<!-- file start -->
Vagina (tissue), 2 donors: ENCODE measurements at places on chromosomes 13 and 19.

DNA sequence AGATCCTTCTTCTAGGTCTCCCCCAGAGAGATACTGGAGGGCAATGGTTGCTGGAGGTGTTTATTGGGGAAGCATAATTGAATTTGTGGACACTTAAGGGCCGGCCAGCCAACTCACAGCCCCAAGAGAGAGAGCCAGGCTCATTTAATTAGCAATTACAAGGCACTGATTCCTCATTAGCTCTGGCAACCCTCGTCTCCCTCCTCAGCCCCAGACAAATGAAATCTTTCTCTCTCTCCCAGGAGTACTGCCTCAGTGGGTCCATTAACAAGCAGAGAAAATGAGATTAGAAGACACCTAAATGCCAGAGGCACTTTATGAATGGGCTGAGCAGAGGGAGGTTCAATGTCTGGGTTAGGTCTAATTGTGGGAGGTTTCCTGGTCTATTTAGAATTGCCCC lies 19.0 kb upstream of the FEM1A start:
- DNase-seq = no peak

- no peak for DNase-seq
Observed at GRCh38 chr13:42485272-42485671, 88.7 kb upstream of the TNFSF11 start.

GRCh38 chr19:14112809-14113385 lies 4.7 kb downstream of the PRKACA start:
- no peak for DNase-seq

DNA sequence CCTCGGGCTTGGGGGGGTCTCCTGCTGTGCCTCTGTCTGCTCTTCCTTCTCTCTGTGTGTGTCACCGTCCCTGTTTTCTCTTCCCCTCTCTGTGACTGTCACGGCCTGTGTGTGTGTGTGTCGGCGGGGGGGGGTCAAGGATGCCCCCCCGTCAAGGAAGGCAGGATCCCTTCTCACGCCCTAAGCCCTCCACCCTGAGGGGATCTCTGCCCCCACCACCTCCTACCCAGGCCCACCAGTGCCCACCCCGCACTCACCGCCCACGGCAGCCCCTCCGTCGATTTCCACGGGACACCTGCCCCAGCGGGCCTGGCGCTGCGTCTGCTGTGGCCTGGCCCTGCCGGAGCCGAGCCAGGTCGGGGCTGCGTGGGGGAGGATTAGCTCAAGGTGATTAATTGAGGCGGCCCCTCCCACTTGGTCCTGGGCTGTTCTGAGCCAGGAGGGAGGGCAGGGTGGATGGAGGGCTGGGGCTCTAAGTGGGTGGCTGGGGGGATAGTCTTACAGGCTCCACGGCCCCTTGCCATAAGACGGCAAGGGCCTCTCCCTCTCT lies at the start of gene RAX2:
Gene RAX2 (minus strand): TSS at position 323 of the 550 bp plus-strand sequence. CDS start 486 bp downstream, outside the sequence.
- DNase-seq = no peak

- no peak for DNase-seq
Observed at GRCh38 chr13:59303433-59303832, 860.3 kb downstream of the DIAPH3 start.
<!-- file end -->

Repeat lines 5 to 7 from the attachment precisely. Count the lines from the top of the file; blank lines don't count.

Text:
Observed at GRCh38 chr13:42485272-42485671, 88.7 kb upstream of the TNFSF11 start.

GRCh38 chr19:14112809-14113385 lies 4.7 kb downstream of the PRKACA start:
- no peak for DNase-seq